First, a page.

The top photograph was taken in March 2010. Obviously the picture is facing towards Bolton. From first appearances little has changed in 100 years outwardly. I stored some more pictures to show which I also took on the same day.

The entrance to Affetside.
This is on the right-hand side of the road
as you head up the hill towards Bolton

This view is taken in the early morning heading from Tottington towards Affetside. This is all uphill. The path joins Watling street just about 400 yards before the cross

The Cross looking towards the Jumbles
An early January morning. This picture is taken
from the middle of the road the houses are to
my back. The path continues down hill towards Bolton

 Visited Affetside frequently with my mother there were many paths across the fields from Greenmount and Tottington. At one time the horse that featured in the "Black Horse" adverts was stabled nearby. I bought my first motorbike from a chap who lived in the farms just below the top of Affetside. The cross is one of the Markers in the 2 Crosses challenge event usually held in January of each year. Organised by the East Lancs LDWA. It starts from Tottington Community Centre. The second cross on the route aboute 15 miles further on is the Pilgrims' Cross on Holcombe Moor. Pictures and information can be found here.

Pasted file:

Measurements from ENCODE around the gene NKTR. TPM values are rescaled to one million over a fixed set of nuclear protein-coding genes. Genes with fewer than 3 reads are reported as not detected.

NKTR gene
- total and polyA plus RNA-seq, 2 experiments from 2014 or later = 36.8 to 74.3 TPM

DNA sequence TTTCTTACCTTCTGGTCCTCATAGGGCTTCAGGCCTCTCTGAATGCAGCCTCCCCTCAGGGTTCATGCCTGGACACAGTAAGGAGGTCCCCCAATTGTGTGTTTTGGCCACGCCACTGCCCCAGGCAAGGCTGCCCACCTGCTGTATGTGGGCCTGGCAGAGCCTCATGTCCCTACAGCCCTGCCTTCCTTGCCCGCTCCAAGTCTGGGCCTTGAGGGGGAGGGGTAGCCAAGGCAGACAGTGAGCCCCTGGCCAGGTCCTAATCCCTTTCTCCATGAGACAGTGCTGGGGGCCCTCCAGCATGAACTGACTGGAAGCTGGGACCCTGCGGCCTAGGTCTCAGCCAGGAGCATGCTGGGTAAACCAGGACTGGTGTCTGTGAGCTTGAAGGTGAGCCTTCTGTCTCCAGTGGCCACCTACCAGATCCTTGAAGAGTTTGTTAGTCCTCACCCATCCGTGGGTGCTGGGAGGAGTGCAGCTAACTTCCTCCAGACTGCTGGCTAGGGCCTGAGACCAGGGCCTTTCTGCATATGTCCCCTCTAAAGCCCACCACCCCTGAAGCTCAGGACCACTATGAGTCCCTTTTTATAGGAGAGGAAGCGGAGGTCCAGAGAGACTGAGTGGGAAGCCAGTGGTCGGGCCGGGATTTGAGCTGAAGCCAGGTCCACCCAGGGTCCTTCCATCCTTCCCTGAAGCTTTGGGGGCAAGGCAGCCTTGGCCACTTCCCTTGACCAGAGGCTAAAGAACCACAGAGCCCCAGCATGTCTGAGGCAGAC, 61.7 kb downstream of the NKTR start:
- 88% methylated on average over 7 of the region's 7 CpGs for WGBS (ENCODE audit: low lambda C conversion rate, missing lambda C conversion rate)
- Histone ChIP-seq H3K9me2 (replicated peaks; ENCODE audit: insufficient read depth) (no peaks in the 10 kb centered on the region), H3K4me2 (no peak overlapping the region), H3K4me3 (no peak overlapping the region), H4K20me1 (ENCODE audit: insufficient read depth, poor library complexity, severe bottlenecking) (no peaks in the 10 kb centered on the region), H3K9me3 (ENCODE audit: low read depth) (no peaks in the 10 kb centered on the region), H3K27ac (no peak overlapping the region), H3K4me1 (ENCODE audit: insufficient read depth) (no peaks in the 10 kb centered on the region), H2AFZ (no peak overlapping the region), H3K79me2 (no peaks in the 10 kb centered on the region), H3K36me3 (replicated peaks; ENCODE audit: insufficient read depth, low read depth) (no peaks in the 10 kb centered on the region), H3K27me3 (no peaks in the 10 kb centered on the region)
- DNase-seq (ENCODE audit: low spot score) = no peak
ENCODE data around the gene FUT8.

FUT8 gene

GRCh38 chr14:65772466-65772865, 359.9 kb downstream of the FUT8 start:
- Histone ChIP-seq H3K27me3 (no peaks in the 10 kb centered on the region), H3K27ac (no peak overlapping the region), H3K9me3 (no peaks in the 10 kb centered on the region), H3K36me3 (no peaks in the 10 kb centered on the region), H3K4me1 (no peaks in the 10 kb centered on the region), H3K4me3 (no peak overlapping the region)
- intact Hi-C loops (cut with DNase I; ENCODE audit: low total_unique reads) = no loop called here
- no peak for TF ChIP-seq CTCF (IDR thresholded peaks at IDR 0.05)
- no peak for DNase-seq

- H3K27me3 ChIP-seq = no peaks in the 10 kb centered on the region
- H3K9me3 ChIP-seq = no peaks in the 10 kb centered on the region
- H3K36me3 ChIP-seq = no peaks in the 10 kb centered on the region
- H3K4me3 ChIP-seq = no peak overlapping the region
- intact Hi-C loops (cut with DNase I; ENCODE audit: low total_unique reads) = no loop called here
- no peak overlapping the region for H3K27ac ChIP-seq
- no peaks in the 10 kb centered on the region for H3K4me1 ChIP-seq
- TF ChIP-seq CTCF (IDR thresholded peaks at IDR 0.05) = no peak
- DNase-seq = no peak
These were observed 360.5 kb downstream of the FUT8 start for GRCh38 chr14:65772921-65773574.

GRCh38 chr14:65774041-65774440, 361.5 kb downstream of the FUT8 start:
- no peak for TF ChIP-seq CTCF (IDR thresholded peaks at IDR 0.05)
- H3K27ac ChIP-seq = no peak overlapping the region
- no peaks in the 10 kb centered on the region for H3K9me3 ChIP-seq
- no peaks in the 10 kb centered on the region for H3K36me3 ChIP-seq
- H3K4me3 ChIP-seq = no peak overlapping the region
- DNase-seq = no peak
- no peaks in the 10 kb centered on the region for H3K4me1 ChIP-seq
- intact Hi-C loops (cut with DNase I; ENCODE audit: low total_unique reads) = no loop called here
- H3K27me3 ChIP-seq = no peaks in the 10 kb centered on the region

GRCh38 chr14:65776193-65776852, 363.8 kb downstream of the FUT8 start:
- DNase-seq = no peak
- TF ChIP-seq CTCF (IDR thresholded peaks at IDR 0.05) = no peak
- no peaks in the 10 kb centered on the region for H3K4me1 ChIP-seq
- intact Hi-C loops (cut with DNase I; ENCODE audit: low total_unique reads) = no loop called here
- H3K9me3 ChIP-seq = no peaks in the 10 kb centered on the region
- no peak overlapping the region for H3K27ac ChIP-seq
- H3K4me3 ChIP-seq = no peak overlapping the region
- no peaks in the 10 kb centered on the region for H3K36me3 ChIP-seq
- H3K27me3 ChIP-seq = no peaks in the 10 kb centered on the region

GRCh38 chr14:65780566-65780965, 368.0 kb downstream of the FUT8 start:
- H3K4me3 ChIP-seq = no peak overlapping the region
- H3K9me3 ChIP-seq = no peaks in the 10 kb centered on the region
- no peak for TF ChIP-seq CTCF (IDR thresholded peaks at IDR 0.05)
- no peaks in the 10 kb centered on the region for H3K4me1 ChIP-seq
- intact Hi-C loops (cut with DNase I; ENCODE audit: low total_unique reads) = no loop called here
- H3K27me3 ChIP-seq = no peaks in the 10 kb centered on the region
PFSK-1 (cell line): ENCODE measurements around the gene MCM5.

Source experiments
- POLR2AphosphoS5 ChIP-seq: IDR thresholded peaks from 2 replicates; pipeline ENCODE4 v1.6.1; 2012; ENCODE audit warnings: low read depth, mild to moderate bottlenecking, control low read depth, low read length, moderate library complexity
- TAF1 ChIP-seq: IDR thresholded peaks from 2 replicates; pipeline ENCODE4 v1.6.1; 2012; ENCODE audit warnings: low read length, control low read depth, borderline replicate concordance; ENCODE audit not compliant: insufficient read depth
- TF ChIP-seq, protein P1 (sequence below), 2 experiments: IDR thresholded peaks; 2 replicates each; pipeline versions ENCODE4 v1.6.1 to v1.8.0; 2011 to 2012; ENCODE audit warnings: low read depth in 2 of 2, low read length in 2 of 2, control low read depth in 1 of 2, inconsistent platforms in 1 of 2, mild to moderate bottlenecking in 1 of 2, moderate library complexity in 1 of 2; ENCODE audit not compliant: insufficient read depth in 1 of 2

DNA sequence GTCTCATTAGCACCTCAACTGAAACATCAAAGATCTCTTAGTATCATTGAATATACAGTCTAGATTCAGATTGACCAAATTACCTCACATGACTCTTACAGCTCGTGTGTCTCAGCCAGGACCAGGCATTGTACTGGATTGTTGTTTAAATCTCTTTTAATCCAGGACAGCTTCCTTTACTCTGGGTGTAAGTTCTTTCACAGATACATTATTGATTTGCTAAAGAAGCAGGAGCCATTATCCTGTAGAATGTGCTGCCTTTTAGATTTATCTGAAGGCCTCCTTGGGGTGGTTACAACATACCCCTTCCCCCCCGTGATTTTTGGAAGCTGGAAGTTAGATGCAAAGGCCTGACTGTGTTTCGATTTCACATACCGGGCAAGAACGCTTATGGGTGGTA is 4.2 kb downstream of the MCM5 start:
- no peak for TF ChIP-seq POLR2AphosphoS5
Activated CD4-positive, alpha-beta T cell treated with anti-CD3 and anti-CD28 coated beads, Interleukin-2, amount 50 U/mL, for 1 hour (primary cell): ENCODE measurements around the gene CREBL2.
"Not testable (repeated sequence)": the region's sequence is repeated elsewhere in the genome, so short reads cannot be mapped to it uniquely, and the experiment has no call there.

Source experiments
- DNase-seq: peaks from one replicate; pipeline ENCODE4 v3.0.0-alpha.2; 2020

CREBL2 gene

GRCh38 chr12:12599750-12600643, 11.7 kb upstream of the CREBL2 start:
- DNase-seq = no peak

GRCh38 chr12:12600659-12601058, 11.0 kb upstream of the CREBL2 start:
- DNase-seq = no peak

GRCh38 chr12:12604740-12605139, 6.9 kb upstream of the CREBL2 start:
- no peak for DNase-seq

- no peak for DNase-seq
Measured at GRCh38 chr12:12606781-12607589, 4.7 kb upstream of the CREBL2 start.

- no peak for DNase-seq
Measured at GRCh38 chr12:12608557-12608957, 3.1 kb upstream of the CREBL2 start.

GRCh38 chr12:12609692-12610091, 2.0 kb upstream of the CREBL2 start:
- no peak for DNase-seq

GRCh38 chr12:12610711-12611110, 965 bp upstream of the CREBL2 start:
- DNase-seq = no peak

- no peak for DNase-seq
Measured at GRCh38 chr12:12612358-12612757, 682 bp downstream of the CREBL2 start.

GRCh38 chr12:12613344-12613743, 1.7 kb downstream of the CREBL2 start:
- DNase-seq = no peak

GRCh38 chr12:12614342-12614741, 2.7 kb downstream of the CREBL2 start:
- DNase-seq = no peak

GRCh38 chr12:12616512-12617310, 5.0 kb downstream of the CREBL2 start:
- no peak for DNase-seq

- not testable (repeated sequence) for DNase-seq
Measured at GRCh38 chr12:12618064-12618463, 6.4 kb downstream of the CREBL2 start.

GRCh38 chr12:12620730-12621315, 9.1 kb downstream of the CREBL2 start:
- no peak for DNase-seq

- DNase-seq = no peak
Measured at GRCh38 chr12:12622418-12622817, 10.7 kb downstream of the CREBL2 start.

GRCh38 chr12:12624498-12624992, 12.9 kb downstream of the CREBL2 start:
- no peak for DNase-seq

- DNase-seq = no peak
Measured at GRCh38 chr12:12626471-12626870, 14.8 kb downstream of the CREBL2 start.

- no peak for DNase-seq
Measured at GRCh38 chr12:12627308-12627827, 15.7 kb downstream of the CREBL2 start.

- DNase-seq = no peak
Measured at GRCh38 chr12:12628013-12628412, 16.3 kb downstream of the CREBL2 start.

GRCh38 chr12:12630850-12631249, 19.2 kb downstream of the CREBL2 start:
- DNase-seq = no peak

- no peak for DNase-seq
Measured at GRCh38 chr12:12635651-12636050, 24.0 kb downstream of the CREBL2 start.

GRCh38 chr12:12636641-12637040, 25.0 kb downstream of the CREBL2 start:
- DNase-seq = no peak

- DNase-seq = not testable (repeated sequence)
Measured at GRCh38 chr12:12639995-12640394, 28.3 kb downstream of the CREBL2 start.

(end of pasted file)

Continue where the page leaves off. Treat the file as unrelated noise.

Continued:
The inscription which is close to the cross.

 This is the inscription: